Hopes for a British backpacker ambushed in the Australian Outback were fading last night after forensic science tests appeared to confirm he had been shot.
Blood found at the scene of the ambush, 175 miles north of Alice Springs, was reported to have matched that of Peter Falconio, 28, who has been missing since he and his girlfriend were attacked late on Saturday. Police have closed a 300-mile (485km) stretch of road between Alice Springs and the town of Katherine and warned motorists not to travel along the highway until the assailant has been caught.
Mr Falconio's father, Luciano, and brother, Paul, flew to the search scene last night. Earlier, Mr Falconio, 59, wept at his home in Huddersfield, West Yorkshire, as he spoke of his son, who was expected home soon from an eight-month trip with Joanne Lees, 27. The couple had also travelled to New Zealand, Nepal and Cambodia. "I hope anybody who knows something comes forward," Mr Falconio said.
The pair were described as the perfect couple by their families. They moved to Brighton in 1998 so Mr Falconio could start a construction degree and Miss Lees worked as a travel agent. They were driving north after sunset near Barrow Creek, having visited Uluru and Kings Canyon in the Northern Territory on Saturday, when they were flagged down by their attacker.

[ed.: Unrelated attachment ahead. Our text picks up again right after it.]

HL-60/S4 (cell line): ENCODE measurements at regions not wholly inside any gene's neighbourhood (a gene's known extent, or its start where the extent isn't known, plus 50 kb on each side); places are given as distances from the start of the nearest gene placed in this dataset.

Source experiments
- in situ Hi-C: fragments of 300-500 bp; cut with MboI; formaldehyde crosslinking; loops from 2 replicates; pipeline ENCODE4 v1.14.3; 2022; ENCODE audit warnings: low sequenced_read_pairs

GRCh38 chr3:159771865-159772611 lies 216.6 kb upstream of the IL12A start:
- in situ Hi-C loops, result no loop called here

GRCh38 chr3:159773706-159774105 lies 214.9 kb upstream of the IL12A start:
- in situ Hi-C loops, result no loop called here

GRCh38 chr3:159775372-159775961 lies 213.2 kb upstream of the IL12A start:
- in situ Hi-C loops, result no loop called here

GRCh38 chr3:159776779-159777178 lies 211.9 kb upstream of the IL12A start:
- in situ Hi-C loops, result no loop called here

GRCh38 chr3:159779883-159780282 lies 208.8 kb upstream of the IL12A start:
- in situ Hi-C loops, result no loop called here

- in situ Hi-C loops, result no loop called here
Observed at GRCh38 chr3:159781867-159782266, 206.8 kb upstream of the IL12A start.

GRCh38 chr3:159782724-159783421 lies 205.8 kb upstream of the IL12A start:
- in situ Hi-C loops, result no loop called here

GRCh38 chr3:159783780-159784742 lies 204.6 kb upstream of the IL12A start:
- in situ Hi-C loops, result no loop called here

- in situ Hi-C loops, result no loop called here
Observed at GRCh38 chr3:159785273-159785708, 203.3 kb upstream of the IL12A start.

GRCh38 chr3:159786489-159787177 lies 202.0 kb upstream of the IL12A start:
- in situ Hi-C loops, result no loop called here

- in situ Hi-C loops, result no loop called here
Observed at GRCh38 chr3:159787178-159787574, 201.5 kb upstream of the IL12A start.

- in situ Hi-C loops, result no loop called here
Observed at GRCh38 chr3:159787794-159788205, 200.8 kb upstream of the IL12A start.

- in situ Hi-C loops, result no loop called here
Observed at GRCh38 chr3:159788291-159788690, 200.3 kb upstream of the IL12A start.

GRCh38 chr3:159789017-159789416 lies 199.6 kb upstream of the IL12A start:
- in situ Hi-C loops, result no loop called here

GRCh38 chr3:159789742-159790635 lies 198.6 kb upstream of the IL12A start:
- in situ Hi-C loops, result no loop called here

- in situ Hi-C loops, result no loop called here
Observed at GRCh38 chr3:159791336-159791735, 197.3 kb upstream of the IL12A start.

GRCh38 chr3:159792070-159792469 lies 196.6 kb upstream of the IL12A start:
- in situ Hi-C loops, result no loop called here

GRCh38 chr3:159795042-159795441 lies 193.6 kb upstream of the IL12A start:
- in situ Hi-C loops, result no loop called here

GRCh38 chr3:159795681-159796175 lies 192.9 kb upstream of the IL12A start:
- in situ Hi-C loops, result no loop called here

Ms Lees told police that Mr Falconio got out to help the man, and then she heard a gunshot. She said she was then punched in the face, forced into the back of their camper van and bound with tape by her ankles and wrists. She managed to free her legs while the attacker was distracted, hid for four hours in the scrub as he searched for her with a torch and a dog, flagged down a motorist and arrived, traumatised, at a hotel in the middle of the night.
The search for Mr Falconio is proving extremely difficult, despite several reported sightings of the suspect and the discovery of the couple's orange van, in bushland away from the Stuart Highway where the gunman had apparently driven it off the road. Aboriginal trackers have joined the land and air search over a million square kilometres of arid plains, but police at Barrow Creek, the site of a former telegraph station, have made clear that the effort is nearly hopeless.
Commander Bob Fields, of the Northern Territory police, said: "I don't think things could look any blacker."
Join our new commenting forum
Join thought-provoking conversations, follow other Independent readers and see their replies